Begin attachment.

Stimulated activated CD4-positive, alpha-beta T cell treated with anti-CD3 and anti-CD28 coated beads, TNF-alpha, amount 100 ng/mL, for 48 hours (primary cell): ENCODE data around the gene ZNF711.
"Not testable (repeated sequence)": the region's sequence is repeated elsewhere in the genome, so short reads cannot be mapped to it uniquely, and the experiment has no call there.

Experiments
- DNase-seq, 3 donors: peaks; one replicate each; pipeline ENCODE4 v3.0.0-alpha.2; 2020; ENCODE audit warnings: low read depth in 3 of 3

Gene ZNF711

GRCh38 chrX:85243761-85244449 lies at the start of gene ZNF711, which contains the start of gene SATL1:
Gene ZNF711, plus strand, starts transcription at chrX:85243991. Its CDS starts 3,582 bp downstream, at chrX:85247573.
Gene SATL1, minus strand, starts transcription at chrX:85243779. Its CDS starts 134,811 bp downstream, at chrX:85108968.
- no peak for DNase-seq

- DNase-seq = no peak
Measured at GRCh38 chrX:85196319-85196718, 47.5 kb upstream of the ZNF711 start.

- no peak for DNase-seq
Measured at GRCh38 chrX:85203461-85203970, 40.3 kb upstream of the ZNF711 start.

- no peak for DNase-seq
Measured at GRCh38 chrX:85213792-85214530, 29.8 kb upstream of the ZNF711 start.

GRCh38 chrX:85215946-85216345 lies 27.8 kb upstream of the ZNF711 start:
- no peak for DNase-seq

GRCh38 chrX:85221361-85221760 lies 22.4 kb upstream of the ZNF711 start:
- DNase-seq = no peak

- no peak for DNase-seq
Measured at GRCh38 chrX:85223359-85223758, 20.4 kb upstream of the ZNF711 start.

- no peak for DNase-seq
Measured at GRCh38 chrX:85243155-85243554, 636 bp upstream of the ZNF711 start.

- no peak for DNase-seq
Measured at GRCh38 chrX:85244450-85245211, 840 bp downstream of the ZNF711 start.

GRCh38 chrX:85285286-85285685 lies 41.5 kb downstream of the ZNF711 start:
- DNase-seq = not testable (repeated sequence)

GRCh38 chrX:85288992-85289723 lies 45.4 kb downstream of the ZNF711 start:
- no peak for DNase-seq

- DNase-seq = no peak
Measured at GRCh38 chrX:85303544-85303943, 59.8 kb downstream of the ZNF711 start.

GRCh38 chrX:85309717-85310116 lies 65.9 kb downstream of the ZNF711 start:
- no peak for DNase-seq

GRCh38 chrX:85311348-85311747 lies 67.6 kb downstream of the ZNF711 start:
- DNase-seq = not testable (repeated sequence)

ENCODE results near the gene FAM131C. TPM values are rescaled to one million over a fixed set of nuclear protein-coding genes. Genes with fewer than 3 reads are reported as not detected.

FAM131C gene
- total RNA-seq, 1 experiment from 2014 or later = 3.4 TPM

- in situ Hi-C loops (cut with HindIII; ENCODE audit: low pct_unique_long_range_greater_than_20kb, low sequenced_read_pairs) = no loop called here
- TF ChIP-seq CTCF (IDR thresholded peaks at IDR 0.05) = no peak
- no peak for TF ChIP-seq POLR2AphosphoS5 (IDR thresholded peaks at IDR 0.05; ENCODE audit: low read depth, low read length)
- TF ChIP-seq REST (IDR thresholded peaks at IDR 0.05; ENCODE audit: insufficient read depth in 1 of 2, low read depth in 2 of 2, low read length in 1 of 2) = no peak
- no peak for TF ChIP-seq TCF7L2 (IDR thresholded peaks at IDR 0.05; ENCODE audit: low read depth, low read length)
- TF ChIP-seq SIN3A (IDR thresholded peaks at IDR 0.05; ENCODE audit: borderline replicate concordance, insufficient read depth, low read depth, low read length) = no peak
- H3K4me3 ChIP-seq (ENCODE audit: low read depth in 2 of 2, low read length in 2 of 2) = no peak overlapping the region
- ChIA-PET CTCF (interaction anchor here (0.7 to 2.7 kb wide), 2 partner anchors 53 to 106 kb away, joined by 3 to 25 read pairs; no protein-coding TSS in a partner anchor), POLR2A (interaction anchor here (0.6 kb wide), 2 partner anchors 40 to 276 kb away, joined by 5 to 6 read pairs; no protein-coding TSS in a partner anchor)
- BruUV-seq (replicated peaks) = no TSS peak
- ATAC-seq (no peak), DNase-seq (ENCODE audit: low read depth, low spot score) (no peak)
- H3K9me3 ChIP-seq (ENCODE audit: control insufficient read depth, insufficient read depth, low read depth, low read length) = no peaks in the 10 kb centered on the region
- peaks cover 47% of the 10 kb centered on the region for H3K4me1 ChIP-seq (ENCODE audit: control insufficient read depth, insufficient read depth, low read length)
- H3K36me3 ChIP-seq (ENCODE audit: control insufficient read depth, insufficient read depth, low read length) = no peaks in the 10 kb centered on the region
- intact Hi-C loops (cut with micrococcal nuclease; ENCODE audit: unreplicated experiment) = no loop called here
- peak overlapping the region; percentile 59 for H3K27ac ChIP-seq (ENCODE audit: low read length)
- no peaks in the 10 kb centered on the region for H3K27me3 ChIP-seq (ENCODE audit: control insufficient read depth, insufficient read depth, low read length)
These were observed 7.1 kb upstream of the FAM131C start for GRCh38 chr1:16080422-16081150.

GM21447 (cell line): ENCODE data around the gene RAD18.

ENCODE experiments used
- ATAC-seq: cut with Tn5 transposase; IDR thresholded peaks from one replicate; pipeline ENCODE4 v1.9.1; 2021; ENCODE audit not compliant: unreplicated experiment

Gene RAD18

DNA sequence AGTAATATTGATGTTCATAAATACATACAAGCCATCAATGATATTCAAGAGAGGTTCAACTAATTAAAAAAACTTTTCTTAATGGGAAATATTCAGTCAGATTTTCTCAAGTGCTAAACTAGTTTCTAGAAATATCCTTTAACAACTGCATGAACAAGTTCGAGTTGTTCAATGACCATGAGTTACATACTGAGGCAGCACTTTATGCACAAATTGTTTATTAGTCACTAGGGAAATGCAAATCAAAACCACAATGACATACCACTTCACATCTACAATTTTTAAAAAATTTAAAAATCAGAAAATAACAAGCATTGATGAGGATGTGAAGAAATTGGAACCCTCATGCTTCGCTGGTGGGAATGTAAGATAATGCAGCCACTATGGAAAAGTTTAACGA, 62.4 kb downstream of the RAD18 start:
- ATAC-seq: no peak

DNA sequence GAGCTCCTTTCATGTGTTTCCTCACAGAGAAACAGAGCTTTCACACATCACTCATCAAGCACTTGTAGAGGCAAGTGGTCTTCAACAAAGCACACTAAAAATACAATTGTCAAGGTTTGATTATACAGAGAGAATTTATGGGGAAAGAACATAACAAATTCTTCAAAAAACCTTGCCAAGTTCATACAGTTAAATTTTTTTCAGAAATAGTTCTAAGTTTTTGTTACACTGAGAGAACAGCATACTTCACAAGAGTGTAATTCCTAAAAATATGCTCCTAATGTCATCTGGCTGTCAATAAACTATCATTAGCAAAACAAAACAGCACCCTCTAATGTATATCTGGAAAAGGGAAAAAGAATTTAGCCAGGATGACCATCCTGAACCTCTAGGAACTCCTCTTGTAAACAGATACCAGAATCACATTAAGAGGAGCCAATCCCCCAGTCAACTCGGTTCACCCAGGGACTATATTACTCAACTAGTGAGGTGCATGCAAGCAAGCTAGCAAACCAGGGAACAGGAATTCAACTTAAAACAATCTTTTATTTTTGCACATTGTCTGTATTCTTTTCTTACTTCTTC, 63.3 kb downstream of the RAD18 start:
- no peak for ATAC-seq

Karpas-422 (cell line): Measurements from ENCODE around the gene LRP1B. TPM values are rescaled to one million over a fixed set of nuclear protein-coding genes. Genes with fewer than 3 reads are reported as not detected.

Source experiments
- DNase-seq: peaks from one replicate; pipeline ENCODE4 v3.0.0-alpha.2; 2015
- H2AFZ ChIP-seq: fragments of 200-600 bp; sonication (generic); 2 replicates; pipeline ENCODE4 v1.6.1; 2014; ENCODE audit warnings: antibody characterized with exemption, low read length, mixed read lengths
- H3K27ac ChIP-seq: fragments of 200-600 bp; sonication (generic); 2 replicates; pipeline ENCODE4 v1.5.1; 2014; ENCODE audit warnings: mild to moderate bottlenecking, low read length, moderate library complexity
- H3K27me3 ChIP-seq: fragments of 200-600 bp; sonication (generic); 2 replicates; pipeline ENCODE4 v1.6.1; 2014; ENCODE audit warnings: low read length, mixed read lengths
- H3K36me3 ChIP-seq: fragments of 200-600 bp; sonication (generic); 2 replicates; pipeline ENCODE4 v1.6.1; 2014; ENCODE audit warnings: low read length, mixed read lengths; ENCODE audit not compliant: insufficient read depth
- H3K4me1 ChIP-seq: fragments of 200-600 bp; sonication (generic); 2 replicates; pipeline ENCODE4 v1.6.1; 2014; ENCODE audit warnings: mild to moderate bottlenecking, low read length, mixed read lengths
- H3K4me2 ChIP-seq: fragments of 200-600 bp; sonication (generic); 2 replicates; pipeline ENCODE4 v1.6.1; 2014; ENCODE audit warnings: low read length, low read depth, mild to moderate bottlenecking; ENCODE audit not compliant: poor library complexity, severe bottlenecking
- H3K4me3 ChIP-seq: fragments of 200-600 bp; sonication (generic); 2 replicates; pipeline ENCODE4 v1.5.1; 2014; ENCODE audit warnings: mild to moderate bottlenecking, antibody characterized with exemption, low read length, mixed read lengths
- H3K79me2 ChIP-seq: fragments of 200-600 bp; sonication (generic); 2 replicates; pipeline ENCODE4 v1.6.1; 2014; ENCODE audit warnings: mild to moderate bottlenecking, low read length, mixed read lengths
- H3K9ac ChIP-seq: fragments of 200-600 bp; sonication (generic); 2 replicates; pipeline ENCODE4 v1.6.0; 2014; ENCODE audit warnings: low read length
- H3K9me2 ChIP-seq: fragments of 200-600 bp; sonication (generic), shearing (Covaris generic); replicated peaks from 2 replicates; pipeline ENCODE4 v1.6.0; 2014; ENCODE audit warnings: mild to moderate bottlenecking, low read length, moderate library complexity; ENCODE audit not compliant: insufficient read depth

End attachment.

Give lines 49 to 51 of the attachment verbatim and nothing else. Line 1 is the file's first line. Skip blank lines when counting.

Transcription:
- H3K9me3 ChIP-seq (ENCODE audit: control insufficient read depth, insufficient read depth, low read depth, low read length) = no peaks in the 10 kb centered on the region
- peaks cover 47% of the 10 kb centered on the region for H3K4me1 ChIP-seq (ENCODE audit: control insufficient read depth, insufficient read depth, low read length)
- H3K36me3 ChIP-seq (ENCODE audit: control insufficient read depth, insufficient read depth, low read length) = no peaks in the 10 kb centered on the region